Seeking to start a conversation between farmers and consumers, the SFFPS events committee worked with the University of Pacific Food Studies program to present “Let’s Get Smarter: A Conversation with Growers About Farming & the Food We Eat.”

Rosemary Mark explained the topic genesis, which originated among dinner guests at a magnificent farm-to-table dinner in the Sacramento Valley. “At the dinner, we discussed top-of-mind issues that affect both farmers and consumers: issues that never seem to reach the arena of public discussion. We felt it was time to focus on the 2% of the population that put food on our tables.”

For members who may not want to skim these paragraphs, the University of the Pacific recorded the entire panel session. You can listen here. A final takeaway from all panelists is encouragement to be informed about the food you eat.  Consumers expect farmers/growers to be passionate about their products. We need to respect their work with equal diligence and attention.

A brief synopsis of a point (or two) from each member of the panel:

Panelist Andy Mariani, who farms 50 acres of specialty tree fruit in Morgan Hill, quoted his fellow farmer, friend and pioneer in the organic movement, Paul Buxman. Buxman suggests and Mariani seconds that the question consumers should ask is not “Is it organic?” but “Is it safe, wholesome and nutritious?” An enigma for farmers who simply want to focus on delivering the safest possible produce to the consumer rather than dwelling on the relatively undefined values of organic or natural or conforming to the goals or philosophy of a movement.

A large commercial farmer, Cannon Michael farms cotton and other high volume crops on 11,000 acres in the Central Valley. He reminded the audience that food quality and quantity is a first world problem. Other countries don’t have the luxury of being able to discuss food choices.  In his opinion, access to local and sustainable food should be universal. “Good farming practices and sustainability are just practical. Why would a farmer want to damage his soil, his workers and his end users (consumers)?”

Shannon Douglass, whose family farm raises local, grain-feed beef and seed crops in the upper Sacramento Valley.  She discussed the ongoing financial struggle meeting government regulations (both federal and state), and the decision-making and financial barriers to organic certification. “Farming is like any other industry, meeting regulations is expensive. I’d like people to know regulations are a huge barrier to small farmers. Moving up in size presents huge state and federal-imposed burdens. With that kind of hassle, you can’t enjoy being a farmer.”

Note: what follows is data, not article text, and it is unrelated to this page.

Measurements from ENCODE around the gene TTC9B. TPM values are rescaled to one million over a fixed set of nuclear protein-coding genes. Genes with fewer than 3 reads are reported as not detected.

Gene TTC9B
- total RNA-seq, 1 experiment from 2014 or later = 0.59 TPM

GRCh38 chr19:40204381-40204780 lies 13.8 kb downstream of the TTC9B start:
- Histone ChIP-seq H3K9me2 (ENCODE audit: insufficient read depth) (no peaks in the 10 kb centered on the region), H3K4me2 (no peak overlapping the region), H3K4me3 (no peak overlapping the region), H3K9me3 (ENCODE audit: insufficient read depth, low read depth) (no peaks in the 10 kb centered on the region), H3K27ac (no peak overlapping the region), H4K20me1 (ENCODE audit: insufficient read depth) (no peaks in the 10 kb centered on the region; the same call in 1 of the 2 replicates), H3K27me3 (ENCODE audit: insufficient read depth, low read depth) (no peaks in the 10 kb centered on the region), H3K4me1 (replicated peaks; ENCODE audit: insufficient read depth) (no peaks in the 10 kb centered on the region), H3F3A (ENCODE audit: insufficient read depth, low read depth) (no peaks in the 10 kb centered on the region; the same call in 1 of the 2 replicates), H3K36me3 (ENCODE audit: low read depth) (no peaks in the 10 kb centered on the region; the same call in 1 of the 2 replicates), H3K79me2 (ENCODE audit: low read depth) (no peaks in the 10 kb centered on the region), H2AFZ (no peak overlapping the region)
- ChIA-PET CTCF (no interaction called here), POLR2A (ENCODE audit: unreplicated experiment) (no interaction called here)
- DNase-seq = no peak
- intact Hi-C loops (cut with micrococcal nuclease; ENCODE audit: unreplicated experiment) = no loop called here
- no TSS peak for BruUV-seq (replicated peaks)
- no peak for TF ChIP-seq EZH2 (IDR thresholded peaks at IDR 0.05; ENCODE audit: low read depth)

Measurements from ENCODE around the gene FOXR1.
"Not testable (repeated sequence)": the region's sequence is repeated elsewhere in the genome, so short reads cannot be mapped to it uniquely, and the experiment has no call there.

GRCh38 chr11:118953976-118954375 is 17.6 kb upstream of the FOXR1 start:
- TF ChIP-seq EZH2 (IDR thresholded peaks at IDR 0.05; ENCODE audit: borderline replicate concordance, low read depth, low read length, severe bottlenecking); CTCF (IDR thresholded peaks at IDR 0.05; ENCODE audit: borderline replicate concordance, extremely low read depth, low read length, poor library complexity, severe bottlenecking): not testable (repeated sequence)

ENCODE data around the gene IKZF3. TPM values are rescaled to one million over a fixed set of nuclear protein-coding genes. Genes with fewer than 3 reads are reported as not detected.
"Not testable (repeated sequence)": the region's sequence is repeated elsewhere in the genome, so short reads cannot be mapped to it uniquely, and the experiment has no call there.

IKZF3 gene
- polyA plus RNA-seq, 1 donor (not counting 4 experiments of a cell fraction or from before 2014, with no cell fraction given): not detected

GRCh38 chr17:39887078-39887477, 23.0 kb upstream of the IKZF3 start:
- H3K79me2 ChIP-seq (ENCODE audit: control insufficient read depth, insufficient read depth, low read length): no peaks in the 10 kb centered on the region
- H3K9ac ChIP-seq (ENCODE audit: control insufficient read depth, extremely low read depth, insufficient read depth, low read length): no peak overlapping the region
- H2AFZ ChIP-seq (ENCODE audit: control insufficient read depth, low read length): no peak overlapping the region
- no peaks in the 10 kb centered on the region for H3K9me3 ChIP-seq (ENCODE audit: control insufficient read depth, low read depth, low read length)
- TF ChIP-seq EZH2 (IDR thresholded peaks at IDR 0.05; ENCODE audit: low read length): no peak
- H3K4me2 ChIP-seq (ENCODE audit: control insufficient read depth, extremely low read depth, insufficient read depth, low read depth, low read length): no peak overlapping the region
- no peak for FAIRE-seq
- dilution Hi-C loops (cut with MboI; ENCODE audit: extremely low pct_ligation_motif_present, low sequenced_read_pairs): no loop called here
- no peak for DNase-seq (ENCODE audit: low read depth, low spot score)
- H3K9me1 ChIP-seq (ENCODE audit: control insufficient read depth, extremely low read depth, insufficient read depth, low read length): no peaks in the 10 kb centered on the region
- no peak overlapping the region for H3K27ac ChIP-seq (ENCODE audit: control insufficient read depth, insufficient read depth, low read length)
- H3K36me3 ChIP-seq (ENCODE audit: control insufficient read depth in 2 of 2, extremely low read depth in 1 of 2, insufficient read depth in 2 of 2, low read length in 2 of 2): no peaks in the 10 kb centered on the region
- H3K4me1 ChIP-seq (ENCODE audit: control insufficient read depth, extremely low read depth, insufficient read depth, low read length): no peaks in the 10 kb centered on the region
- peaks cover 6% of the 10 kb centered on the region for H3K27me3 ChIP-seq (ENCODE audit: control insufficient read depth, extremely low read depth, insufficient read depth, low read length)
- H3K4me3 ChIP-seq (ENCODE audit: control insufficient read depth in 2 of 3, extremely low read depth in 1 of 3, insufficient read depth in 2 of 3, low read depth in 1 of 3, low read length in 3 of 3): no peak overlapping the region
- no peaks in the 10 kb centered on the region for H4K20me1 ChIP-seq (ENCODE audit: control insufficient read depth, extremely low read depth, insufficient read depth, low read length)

Deborah Olson, longtime SFPFS member and fourth generation cherry grower at CJ Farms in the Santa Clara Valley, encourages consumers to be more knowledgeable about the food they eat. “I get questions daily about organic versus conventional farming. I source every product at CJ Olson’s farms. I’ve visited all my suppliers established a relationship. I trust solid farming practices to produce great tasting fruit and I try to imbue that confidence in my customers.”

Janice Person, Online Engagement Director for Monsanto, agrees that Monsanto has a way to go to establishing open communications with consumers. “Monsanto is a seed company at its core. We are as excited about heirloom seeds as we are about hybrid seeds that stabilize key traits and extend the growing season.  Our programs use ‘sister plants’ to hybridize and select characteristics. We use genetic modification, taking genes from other organisms, to strengthen desirable traits and suppress undesirable traits. For example, adding a wheat gene to a type of chestnut can enable it to resist a deadly blight. We’ve renewed our consumer focus to let these improved seed and production stories reach the public.”

Thanks to John Wiest, whose photos of this event are available here and here.